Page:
LEGO Super Mario

LEGO Mario Tech Details And Bowser’s Castle Set Revealed

April 8, 2020

In addition to the news that the LEGO Mario set is now available to pre-order, LEGO and Nintendo have also announced that this first pack will not be a one-off, expansion packs are coming.

With 2020 being Super Mario’s 35th anniversary, Mario fans have been long awaiting how Nintendo plans to celebrate the milestone, and while rumours of Switch remasters of the older game are circling, one thing we know for sure is that Mario is finally coming to LEGO.

Announced a few weeks back, LEGO and Nintendo’s partnership is definitely an exciting one, but while many might have been expecting the standard minifigure-based sets, LEGO have taken the Italian plumber and co in a different direction, integrating screens into the figures to add a new technological level of interactivity into the toys.

What’s really great is that despite this new innovation, the main LEGO Super Mario set, now known as “the Starter Pack”, is actually relatively cheap, at £49.99 RRP – given that franchised LEGO sets in general tend to have a slightly inflated price, I was highly expecting something closing to the £100 mark for this.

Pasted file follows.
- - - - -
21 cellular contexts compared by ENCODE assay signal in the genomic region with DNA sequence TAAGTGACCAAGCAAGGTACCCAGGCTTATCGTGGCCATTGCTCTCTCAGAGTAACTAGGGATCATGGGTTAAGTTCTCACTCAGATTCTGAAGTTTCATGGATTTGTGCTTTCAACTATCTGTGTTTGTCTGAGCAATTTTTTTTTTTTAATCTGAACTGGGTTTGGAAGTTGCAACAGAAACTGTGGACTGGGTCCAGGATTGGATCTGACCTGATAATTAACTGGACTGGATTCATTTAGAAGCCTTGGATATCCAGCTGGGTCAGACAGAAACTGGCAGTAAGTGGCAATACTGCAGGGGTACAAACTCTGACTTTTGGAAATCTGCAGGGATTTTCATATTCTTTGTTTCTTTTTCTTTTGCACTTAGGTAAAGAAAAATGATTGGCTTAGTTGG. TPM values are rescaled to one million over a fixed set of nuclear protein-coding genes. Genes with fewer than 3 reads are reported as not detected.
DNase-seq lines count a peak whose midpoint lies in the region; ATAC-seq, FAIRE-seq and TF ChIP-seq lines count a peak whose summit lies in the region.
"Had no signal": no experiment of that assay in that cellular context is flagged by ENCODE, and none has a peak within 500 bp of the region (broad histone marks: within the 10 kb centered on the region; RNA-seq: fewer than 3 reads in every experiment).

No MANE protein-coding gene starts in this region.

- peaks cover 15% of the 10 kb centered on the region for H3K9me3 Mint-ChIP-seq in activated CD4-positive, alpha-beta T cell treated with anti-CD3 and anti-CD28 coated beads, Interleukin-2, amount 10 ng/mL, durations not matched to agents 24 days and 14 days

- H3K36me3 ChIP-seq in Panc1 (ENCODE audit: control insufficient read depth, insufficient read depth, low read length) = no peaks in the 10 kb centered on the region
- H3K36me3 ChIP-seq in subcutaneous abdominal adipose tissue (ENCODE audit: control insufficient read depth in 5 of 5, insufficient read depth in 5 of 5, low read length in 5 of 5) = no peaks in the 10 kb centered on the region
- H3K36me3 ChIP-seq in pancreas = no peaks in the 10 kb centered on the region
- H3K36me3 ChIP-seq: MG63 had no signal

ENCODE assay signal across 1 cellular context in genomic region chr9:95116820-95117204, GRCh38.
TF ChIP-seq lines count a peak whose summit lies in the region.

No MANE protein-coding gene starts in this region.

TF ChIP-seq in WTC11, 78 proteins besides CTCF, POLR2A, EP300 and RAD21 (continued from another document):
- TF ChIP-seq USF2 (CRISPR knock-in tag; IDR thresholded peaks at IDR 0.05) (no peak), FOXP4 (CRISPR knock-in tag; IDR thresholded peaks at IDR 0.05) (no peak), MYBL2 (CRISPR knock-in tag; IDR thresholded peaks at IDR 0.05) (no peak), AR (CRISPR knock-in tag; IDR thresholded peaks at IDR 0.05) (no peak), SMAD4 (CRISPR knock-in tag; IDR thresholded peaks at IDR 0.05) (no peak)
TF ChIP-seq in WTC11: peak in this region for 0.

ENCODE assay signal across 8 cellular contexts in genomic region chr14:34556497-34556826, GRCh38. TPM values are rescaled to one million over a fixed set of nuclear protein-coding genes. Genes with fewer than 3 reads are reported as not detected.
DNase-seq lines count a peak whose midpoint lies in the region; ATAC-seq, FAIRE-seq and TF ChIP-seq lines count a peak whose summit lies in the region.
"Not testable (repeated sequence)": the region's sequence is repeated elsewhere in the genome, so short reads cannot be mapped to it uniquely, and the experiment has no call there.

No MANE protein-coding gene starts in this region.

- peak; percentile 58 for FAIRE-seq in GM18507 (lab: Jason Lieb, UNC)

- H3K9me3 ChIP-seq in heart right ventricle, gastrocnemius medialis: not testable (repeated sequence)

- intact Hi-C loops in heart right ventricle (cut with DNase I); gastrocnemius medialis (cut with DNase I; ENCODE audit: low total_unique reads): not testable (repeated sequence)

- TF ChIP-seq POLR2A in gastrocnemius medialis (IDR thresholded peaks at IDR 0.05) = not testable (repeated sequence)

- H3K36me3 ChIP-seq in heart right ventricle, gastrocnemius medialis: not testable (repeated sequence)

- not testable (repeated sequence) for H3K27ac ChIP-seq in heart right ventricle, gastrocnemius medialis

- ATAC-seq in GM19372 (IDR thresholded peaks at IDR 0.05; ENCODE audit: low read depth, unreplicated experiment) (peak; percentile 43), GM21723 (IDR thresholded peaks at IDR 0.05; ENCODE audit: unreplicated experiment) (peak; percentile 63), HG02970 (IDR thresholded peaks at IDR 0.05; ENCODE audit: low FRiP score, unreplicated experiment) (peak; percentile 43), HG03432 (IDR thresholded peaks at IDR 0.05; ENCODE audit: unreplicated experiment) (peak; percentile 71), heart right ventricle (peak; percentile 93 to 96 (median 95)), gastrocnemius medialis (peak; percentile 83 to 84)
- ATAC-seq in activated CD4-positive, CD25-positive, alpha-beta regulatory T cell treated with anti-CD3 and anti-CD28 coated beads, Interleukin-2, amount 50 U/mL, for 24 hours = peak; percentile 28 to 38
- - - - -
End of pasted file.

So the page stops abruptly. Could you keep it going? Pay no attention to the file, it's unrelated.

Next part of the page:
What’s more interesting though is the announcement that the first set we saw in the initial trailer is not the only set coming, we’re getting expansion sets and they’ve already announced three of them:

  • Monty Mole and Super Mushroom Expansion Set – FREE if you pre-order
  • Piranha Plant Power Slide Expansion Set – £24.99
  • Bowser’s Castle Battle Expansion Set – £89.99

You can see a bit more about all of these sets in the video below.

What the video shows is that these aren’t your standard LEGO sets, there’s some pretty smart tech built into these toys. Mario, for example is bluetooth enabled, has a speaker, LCD screens for his eyes, mouth and chest, as well as a gyroscope and acceleromoter built-in – basically he’s a camera and phone short of being an iPhone. This has the potential to take LEGO to a new level in terms of their technology elements in sets.

It’s no surprise that Nintendo were apparently heavily involved in the technological aspect of the sets, providing key advice on the motion controls. Motion technology is, after all, what Nintendo have been one of the key innovators of since the release of the Wii in 2008.

In terms of the idea behind the technology integration, the sets are designed for players to set up their own courses and then they are given a 60 second time limit by the Mario figure to ‘collect’ as many coins as possible, by activating features on the sets, like turning the rotating platforms or making Bowser fall off his bridge.

This all sounds very exciting and, despite having a few reservations with the first trailer regarding how this will appeal to the hardcore LEGO fans, I cannot wait to see where the LEGO/Nintendo partnership leads…and I’ve already pre-ordered the starter pack.

Head over to LEGO.com for the pre-order details.